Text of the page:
Pasta is one of those meals that tastes great in the moment but leaves you feeling bloated afterward. All of those Italian tastes are what we truly like, so why not bring them back without the carbs? Our eggplant manicotti is the ideal method to do this, and we promise your family won’t even notice the lack of carbohydrates!

With our keto Eggplant Manicotti Italian is back on the menu and better than ever packing all the flavor and none of the carbs!

NOTE: The filling ingredient quantities in the video are not the same as the component amounts stated below. When we prepared it for the video, there was extra filling, so the ingredients listed below represent what was really used in the recipe. 

Search “– Manicotti with Eggplant” in MyFitnessPal to easily add the recipe.


Eggplant Manicotti

A low-carb version of an Italian spaghetti classic!

25-minute total time

4 person serving

232 calories per serving

15-minute prep time

Time to prepare: 10 minutes


  • Preheat the oven to 400 degrees Fahrenheit.

  • In a small mixing dish, combine all of the filling ingredients and put aside.

  • Using a mandoline, cut the eggplant in half and create thin eggplant slices lengthwise. Depending on how much you’re cooking, you’ll need 12-15 slices. Remove from the equation.

  • In the bottom of the casserole dish, layer 1/2 cup marinara sauce (3-4 qt). Using a spatula, spread the mixture out.

  • Place a dollop of the filling on the end of an eggplant slice in your palm. Roll the eggplant and put it on top of the sauce in the casserole dish. Rep until your casserole dish is completely full. There were a total of 12 roll ups.

  • Top with 1/2 cup marinara sauce and 1/4 cup extra grated Parmesan cheese.

  • 15 minutes in the oven Serve right away.

  • It’s best if you keep it in an airtight container for up to 5 days.

  • TIP: Arrange the eggplant slices on a cutting board in an equal layer and season with salt. Allow for 5-7 minutes of resting time before patting dry with a paper towel. This will prevent your final product from being overly watery.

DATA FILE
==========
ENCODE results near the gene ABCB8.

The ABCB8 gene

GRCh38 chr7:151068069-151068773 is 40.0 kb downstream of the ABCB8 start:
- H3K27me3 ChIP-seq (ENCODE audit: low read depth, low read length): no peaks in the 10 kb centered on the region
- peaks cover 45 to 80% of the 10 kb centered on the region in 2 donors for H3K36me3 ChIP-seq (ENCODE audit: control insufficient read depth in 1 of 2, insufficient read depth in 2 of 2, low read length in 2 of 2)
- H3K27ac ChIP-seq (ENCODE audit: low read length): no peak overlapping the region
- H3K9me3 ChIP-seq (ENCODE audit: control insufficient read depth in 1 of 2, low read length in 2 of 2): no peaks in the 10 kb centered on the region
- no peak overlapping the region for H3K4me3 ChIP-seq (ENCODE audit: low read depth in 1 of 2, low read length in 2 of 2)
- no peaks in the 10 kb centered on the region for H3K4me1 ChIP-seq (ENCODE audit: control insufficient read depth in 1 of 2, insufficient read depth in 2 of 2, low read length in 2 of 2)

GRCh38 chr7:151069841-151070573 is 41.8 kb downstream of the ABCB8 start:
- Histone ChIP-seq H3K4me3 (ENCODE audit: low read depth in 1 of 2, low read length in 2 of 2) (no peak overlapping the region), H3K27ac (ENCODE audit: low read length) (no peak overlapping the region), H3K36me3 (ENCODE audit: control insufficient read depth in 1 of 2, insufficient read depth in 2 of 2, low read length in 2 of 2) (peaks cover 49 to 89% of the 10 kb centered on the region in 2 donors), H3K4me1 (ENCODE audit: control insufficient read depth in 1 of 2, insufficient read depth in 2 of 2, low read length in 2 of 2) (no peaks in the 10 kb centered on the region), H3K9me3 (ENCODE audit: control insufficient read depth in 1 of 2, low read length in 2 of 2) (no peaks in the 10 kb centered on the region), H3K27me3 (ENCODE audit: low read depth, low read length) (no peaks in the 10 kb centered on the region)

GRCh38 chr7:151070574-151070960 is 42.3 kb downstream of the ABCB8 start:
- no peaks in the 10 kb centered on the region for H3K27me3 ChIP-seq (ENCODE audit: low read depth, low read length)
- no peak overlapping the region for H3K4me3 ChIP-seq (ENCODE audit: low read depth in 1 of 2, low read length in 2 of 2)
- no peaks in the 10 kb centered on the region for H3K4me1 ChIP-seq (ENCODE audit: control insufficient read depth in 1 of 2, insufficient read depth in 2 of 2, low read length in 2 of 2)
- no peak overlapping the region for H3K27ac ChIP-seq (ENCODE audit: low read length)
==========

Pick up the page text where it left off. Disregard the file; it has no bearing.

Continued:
Net Serving Size: 1/4 casserole dish Carbs: 6g

Nutritional Information

Eggplant Manicotti

Per Serving Amount

232 calories 153 calories from fat

daily value in percent*

17g26 percent fat

Carbohydrates account for 83% of the total.

2g8 percent fiber

15 g (30%) protein

* Percent Daily Values (%DV) are calculated using a 2000-calorie diet.

Chef’s Specialty: Main Dish


Manicotti with Eggplants is a term used to describe a dish made with eggs.

Psst! Did you make this?Tag us on Instagram!We love seeing what you’ve made! Tag us on Instagram at @keto.connect or leave a comment & rating below.

Una is a food website blogger motivated by her love of cooking and her passion for exploring the connection between food and culture. With an enthusiasm for creating recipes that are simple, seasonal, and international, she has been able to connect with people around the world through her website. Una's recipes are inspired by her travels across Mexico, Portugal, India, Thailand, Australia and China. In each of these countries she has experienced local dishes while learning about the culture as well as gaining insight into how food can be used as a bridge between different cultures. Her recipes are often creative combinations of traditional ingredients from various different cuisines blended together to create something new.